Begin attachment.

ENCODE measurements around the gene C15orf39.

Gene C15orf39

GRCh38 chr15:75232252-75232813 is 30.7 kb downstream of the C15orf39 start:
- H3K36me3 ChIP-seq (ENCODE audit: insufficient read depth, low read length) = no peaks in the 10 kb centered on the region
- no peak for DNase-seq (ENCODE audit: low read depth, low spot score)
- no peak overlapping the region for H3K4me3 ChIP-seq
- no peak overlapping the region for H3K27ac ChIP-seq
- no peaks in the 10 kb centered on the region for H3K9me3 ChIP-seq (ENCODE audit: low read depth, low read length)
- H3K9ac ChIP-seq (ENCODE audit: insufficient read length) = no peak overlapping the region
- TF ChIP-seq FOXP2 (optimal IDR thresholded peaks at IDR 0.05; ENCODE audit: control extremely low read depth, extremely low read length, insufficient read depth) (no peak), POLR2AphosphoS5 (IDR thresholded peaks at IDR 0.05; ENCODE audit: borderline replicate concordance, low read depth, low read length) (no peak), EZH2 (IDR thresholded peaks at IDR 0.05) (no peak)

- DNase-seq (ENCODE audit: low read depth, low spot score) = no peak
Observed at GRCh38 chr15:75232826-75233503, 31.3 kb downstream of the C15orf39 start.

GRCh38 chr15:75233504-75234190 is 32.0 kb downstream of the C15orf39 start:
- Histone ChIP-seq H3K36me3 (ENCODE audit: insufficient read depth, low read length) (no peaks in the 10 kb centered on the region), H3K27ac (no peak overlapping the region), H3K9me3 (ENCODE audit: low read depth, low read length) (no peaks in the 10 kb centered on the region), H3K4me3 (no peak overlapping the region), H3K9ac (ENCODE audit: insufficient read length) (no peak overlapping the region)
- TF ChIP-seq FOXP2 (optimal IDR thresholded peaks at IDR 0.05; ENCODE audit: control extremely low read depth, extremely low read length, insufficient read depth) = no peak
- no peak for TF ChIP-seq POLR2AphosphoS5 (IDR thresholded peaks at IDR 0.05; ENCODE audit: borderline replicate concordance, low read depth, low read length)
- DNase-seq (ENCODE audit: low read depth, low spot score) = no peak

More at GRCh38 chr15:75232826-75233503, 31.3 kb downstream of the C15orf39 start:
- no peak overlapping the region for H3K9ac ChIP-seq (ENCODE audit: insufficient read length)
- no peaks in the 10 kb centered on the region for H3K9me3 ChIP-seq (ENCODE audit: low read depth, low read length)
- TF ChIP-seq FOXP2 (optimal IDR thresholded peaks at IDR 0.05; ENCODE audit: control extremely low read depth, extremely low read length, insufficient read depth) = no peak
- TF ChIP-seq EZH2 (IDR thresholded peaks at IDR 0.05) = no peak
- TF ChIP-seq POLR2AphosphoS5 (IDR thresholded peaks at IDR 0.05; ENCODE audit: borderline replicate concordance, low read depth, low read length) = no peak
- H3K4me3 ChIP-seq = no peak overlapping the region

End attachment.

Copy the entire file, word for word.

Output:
ENCODE measurements around the gene C15orf39.

Gene C15orf39

GRCh38 chr15:75232252-75232813 is 30.7 kb downstream of the C15orf39 start:
- H3K36me3 ChIP-seq (ENCODE audit: insufficient read depth, low read length) = no peaks in the 10 kb centered on the region
- no peak for DNase-seq (ENCODE audit: low read depth, low spot score)
- no peak overlapping the region for H3K4me3 ChIP-seq
- no peak overlapping the region for H3K27ac ChIP-seq
- no peaks in the 10 kb centered on the region for H3K9me3 ChIP-seq (ENCODE audit: low read depth, low read length)
- H3K9ac ChIP-seq (ENCODE audit: insufficient read length) = no peak overlapping the region
- TF ChIP-seq FOXP2 (optimal IDR thresholded peaks at IDR 0.05; ENCODE audit: control extremely low read depth, extremely low read length, insufficient read depth) (no peak), POLR2AphosphoS5 (IDR thresholded peaks at IDR 0.05; ENCODE audit: borderline replicate concordance, low read depth, low read length) (no peak), EZH2 (IDR thresholded peaks at IDR 0.05) (no peak)

- DNase-seq (ENCODE audit: low read depth, low spot score) = no peak
Observed at GRCh38 chr15:75232826-75233503, 31.3 kb downstream of the C15orf39 start.

GRCh38 chr15:75233504-75234190 is 32.0 kb downstream of the C15orf39 start:
- Histone ChIP-seq H3K36me3 (ENCODE audit: insufficient read depth, low read length) (no peaks in the 10 kb centered on the region), H3K27ac (no peak overlapping the region), H3K9me3 (ENCODE audit: low read depth, low read length) (no peaks in the 10 kb centered on the region), H3K4me3 (no peak overlapping the region), H3K9ac (ENCODE audit: insufficient read length) (no peak overlapping the region)
- TF ChIP-seq FOXP2 (optimal IDR thresholded peaks at IDR 0.05; ENCODE audit: control extremely low read depth, extremely low read length, insufficient read depth) = no peak
- no peak for TF ChIP-seq POLR2AphosphoS5 (IDR thresholded peaks at IDR 0.05; ENCODE audit: borderline replicate concordance, low read depth, low read length)
- DNase-seq (ENCODE audit: low read depth, low spot score) = no peak

More at GRCh38 chr15:75232826-75233503, 31.3 kb downstream of the C15orf39 start:
- no peak overlapping the region for H3K9ac ChIP-seq (ENCODE audit: insufficient read length)
- no peaks in the 10 kb centered on the region for H3K9me3 ChIP-seq (ENCODE audit: low read depth, low read length)
- TF ChIP-seq FOXP2 (optimal IDR thresholded peaks at IDR 0.05; ENCODE audit: control extremely low read depth, extremely low read length, insufficient read depth) = no peak
- TF ChIP-seq EZH2 (IDR thresholded peaks at IDR 0.05) = no peak
- TF ChIP-seq POLR2AphosphoS5 (IDR thresholded peaks at IDR 0.05; ENCODE audit: borderline replicate concordance, low read depth, low read length) = no peak
- H3K4me3 ChIP-seq = no peak overlapping the region